John Oliver Is Very Mad At The Internet

Photo: Courtesy of HBO.
John Oliver took a stand for women everywhere last night when he ranted against the state of the internet — and the laws that govern it — regarding sexual harassment and revenge porn. "The internet has become integral to modern life," Oliver said. "Unfortunately, it's also become a haven for harassment."

"This does not just affect women in gaming," Oliver added. "It could potentially affect any woman who makes the mistake of having a thought in her mind and then vocalizing it online." (In other words, all of us.)

Oliver eulogized the internet of yore — back when everyone, particularly those invested in selling the service, made us feel like it would be productive. According to Oliver, those times are long gone. He featured several cutting examples, from female gamers losing their sense of security to the disturbing death and rape threats received by Pacific Standard journalist Amanda Hess to the ongoing controversy surrounding revenge porn and its lack of regulation by the government.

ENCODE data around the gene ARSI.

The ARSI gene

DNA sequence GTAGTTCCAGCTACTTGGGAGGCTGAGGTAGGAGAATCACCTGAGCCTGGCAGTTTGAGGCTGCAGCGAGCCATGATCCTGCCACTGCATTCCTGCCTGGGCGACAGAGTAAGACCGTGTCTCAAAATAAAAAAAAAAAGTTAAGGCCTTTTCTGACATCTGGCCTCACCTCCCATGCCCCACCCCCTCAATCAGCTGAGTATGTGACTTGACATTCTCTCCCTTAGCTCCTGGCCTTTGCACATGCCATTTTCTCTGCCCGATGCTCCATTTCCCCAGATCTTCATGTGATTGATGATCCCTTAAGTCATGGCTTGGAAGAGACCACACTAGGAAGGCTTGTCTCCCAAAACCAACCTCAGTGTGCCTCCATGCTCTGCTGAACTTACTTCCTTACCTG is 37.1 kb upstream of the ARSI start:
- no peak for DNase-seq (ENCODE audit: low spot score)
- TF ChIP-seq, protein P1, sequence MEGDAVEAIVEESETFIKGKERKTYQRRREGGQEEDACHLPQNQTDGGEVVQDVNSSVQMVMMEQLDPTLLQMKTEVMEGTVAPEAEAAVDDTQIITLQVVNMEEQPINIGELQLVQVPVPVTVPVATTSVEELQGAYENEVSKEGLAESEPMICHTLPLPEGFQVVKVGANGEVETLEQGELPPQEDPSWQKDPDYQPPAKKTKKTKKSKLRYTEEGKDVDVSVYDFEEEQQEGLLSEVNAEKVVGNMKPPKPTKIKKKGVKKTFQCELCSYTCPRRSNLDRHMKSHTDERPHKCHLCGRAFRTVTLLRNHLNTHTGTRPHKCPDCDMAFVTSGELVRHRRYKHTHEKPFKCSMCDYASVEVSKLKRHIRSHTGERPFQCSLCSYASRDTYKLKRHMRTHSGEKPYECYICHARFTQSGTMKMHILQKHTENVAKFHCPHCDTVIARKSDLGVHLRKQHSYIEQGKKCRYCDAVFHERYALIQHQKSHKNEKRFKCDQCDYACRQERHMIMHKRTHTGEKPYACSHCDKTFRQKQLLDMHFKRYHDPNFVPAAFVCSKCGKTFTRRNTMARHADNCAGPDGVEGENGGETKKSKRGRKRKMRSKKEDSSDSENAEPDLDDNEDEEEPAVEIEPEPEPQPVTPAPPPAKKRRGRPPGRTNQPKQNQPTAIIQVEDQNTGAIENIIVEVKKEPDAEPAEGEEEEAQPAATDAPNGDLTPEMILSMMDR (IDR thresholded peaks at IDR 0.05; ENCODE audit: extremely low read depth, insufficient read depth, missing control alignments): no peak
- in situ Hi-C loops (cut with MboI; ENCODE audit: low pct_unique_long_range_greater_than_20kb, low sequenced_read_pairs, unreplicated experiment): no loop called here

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If you're unfamiliar with the idea of revenge porn, it's the shaming process of distributing nude or otherwise sexually explicit images of someone without that person's consent — like what happened to Jennifer Lawrence last year. Currently, there is no federal law protecting women against this sort of retaliation. Until one is enacted, the issue is being left to the discretion of the states; a September 2014 map by the New Republic showed just 13 states having passed specific revenge-porn bans.

While the law lags, Google has made moves to rid the internet of revenge porn: In a blog post Friday, senior vice president Amit Singhal announced that the search engine would begin removing items identified as revenge porn from its results.

"Our philosophy has always been that Search should reflect the whole web. But revenge porn images are intensely personal and emotionally damaging, and serve only to degrade the victims—predominantly women," Singhal wrote.

That was a promising start, but Oliver wants the world to know: We're still not safe.
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